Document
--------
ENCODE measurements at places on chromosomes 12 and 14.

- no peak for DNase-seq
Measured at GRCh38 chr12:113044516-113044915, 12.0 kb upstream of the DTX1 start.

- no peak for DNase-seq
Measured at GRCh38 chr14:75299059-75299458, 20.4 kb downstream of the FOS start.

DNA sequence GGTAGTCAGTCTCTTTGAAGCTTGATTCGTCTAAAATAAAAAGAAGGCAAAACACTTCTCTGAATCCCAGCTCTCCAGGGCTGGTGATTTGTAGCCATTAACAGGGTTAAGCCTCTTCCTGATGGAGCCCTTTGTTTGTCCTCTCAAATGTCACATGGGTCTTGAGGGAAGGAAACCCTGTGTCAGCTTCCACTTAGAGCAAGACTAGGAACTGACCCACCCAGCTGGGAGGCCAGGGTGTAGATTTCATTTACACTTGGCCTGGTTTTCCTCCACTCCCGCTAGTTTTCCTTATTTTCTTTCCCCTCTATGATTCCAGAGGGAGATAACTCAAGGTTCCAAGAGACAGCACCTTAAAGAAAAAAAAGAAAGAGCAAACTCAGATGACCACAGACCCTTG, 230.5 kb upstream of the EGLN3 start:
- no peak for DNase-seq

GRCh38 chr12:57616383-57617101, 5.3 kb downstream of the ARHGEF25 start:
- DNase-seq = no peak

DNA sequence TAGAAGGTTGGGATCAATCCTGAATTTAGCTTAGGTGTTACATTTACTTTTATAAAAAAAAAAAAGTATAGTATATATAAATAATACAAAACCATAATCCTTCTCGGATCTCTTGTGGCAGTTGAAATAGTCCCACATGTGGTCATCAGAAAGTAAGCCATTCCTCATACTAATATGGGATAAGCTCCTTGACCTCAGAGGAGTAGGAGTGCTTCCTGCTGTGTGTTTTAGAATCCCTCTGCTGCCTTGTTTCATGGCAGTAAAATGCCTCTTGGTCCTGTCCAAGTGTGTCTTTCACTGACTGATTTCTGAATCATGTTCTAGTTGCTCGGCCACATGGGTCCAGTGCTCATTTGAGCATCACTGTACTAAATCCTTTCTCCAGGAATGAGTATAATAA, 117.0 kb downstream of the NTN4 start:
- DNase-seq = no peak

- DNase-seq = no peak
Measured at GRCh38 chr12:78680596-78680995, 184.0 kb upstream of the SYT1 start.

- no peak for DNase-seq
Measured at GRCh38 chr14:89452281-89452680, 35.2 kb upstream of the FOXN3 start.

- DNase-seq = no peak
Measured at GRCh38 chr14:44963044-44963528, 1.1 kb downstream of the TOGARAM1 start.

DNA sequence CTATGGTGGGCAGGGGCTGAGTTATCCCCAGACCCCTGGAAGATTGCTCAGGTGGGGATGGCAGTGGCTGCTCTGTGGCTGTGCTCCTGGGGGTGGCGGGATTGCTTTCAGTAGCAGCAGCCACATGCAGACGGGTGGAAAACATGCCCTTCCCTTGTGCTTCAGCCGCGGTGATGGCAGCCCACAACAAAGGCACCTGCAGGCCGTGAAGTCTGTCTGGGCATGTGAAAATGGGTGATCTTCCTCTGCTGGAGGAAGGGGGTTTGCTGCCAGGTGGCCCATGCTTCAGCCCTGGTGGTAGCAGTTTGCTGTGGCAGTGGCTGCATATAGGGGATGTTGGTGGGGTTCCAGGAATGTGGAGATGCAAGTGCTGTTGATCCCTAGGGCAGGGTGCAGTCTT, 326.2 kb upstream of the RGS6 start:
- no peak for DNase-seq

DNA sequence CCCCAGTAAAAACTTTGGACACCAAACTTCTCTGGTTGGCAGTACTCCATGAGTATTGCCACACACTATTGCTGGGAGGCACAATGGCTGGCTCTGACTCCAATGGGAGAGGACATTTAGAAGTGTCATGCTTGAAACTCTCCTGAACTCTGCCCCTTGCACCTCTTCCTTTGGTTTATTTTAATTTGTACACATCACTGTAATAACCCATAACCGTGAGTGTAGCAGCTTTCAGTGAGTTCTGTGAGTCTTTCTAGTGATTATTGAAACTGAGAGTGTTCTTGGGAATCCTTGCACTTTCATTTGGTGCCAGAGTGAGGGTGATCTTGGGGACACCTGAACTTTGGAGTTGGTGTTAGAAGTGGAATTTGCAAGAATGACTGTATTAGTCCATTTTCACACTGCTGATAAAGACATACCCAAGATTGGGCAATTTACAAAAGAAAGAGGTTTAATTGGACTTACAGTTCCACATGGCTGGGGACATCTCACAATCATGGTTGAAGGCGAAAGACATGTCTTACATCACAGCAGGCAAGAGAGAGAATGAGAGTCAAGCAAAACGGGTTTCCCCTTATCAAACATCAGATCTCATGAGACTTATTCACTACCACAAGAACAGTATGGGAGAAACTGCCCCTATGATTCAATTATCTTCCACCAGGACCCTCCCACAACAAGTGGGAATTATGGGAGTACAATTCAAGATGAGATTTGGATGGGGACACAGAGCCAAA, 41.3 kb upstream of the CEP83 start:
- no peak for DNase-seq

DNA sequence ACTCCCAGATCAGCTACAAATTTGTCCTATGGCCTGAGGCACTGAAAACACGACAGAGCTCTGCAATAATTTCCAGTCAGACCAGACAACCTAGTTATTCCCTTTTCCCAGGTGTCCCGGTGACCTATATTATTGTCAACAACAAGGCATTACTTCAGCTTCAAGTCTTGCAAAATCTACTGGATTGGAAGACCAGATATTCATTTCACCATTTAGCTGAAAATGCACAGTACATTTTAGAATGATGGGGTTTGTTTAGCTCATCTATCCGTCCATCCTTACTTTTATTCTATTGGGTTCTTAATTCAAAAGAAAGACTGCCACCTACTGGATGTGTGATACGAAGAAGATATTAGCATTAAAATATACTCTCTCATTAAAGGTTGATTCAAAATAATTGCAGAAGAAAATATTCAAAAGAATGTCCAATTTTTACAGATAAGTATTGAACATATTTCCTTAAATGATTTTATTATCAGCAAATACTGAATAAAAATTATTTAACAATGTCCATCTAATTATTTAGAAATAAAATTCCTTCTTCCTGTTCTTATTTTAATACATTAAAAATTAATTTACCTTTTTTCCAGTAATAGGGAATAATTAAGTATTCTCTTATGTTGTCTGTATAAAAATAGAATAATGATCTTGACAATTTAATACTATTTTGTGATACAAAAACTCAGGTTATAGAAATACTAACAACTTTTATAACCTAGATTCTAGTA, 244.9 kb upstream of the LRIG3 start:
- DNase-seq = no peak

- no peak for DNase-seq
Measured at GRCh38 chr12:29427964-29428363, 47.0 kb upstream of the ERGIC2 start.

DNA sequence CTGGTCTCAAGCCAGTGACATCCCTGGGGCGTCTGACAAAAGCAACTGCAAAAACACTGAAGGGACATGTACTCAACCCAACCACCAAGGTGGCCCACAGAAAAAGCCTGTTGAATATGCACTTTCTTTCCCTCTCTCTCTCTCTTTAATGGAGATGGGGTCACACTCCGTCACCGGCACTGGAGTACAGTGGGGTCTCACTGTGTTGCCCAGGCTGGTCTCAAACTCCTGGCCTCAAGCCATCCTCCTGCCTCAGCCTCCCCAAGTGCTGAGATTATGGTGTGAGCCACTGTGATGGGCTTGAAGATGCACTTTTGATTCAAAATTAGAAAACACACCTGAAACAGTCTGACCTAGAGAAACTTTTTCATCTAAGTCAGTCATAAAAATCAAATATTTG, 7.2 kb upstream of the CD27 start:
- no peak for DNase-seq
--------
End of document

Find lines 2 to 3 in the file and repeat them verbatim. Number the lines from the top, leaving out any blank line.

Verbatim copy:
- no peak for DNase-seq
Measured at GRCh38 chr12:113044516-113044915, 12.0 kb upstream of the DTX1 start.